Working abroad has never been more popular among women. According to Price Waterhouse Cooper, women now make up 46% of British expats living abroad, and 71% of women have said they want to work outside their home country during their career.
But living abroad is challenging. Settling into a new expat life can be lonely, while getting to grips with day to day life in an entirely new country can be bewildering and frustrating.The banking system is different, the supermarkets don’t sell what you want, and those language classes you took are woefully inadequate. Trivial problems can escalate to become serious issues.
And if you’re a woman, there’s a chance you’ll have a whole different set of challenges.
As well as all the same problems male expats encounter, women’s lives are subject to restrictive government policies, oppressive laws, sexist customs, and outdated attitudes in many countries.
In some parts of the world, women are well represented in government, and yet seriously underrepresented in business. In others, equality between the sexes is enshrined in law, and yet women are still subjected to daily discrimination and exploitation.
When moving abroad, you may wish to consider questions of equality and women’s rights when choosing your new home.
Surveys such as the Global Gender Gap Index can help with this. The Gap Index ranks 140 economies according to how well they are leveraging their female talent pool, based on economic, educational, health-based and political indicators.
Scandinavia consistently tops charts of the best places to be a woman, while the lower end of the scale tends to be dominated by nations in the Middle East, Africa and Asia, where gender inequality is still entrenched.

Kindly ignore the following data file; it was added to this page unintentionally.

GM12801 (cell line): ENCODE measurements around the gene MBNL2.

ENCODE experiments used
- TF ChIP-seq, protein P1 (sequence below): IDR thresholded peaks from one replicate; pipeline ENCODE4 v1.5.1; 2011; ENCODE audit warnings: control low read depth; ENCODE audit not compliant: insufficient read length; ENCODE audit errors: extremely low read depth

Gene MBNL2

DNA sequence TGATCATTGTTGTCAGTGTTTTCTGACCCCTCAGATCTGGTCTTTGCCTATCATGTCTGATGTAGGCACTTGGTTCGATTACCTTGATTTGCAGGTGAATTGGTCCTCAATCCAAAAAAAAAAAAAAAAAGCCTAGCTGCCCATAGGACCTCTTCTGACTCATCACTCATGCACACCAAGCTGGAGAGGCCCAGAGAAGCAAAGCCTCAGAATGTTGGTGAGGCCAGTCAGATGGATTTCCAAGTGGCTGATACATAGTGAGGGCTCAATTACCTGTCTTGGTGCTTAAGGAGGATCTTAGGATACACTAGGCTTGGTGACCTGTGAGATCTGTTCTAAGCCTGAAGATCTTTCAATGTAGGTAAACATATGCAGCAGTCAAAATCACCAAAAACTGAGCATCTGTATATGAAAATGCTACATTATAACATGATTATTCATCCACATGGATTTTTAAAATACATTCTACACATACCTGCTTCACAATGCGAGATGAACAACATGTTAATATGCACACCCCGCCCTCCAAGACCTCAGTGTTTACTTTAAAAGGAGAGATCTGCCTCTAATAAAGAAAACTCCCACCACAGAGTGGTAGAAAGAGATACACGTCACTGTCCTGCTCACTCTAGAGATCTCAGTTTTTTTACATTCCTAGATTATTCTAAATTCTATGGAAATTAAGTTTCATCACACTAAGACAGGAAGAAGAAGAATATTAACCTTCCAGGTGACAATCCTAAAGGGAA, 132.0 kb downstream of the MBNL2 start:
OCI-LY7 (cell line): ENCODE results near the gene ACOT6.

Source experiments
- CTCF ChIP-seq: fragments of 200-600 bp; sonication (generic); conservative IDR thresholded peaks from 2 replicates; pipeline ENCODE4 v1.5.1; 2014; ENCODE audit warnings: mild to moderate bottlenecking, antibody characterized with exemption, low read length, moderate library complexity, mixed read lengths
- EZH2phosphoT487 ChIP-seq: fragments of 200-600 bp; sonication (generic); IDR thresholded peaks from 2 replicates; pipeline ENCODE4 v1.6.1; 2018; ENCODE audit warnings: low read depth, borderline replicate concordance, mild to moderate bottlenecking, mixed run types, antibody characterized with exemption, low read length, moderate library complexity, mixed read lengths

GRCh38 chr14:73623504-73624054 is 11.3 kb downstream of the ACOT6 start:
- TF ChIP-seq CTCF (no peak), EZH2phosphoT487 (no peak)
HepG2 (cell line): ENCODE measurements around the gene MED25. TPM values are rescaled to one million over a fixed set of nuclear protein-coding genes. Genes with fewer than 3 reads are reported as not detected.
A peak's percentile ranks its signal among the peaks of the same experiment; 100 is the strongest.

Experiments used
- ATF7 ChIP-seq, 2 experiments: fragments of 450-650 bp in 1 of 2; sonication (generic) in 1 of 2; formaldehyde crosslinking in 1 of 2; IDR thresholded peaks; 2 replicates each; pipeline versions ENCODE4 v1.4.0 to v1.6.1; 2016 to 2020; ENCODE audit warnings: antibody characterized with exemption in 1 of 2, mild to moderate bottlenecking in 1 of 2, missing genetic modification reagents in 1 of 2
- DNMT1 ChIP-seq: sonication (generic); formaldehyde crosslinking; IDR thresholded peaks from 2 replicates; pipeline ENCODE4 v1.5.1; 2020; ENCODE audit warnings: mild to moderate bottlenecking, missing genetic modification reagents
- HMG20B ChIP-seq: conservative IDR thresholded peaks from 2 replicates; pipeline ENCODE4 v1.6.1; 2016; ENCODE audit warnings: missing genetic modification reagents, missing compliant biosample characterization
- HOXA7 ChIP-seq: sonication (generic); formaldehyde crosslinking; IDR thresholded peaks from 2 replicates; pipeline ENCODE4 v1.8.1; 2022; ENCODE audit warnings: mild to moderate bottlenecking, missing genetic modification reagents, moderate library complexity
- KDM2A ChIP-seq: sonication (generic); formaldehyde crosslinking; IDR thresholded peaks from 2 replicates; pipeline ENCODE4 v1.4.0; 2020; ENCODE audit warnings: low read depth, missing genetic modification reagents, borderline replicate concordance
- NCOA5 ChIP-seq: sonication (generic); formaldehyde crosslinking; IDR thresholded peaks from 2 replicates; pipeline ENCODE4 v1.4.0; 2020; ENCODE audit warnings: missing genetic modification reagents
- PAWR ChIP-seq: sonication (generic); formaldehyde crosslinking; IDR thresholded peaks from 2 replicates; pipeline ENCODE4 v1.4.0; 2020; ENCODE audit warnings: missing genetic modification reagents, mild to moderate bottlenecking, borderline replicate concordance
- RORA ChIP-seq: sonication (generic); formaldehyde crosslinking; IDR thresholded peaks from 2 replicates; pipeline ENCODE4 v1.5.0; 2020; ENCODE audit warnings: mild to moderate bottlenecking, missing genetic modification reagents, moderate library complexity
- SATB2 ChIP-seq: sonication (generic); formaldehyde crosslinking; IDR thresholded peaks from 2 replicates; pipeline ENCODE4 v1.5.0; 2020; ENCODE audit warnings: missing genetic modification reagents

While you may have a choice to go abroad in the first place, where you end up is not always up to you. Your company might choose for you, or perhaps the particular opportunity you are chasing is only available in certain locations.
Further, sexism need not be extreme and overt in order to be felt. Many women are surprised by discrimination and sexism when living abroad, as sometimes expectations do not match the reality.
It might be unwanted attention, or it could be difficulty dealing with male colleagues at work. Maybe you get told not to argue with a man, or someone makes a sexist joke. It might not even be directed at you personally. But sexism and discrimination can be difficult to deal with.
Sometimes, cultural differences play a part. Women from Western nations are accustomed to being able to wear whatever they want. In some more conservative nations, however, wearing a short skirt can be perceived as provocative, if not insulting and disrespectful. It’s tricky to toe the line between maintaining your own values and ensuring you don’t upset your new neighbours.
While many women feel frustrated and may want to confront sexism head on, fears for personal safety frequently limit direct action.
So, what’s a woman to do? More often than not, it depends on where you are. Generalising nations as ‘sexist’ or ‘not sexist’ is a dangerous activity. Every nation is different, just like every person is different, and it is important to keep this in mind when considering how to deal with your own personal experiences.